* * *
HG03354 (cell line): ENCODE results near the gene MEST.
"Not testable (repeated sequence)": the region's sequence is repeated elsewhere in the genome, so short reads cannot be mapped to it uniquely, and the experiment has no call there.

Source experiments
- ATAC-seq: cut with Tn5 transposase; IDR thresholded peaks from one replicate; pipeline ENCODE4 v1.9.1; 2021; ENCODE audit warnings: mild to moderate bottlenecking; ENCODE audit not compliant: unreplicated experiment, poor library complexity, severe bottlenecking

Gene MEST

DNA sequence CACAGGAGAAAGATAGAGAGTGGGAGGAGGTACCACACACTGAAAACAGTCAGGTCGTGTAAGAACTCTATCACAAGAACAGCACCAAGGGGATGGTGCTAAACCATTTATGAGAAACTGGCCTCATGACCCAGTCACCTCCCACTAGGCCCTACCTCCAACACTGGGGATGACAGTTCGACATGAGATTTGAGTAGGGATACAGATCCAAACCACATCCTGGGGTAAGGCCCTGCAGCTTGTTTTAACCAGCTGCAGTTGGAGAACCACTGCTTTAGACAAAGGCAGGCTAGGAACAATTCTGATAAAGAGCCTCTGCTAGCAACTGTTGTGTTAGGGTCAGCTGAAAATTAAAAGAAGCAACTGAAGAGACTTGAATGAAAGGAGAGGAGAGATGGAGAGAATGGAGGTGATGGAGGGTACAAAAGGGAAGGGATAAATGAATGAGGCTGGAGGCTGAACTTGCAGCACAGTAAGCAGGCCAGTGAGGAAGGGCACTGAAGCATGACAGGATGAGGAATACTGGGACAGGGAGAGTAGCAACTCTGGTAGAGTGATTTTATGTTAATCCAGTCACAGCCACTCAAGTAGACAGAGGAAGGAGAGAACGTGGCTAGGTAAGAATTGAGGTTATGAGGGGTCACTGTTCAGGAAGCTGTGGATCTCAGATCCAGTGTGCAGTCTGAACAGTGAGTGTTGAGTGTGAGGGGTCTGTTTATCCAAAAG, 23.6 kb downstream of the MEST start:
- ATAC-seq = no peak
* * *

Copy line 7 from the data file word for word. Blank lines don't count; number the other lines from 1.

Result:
- ATAC-seq = no peak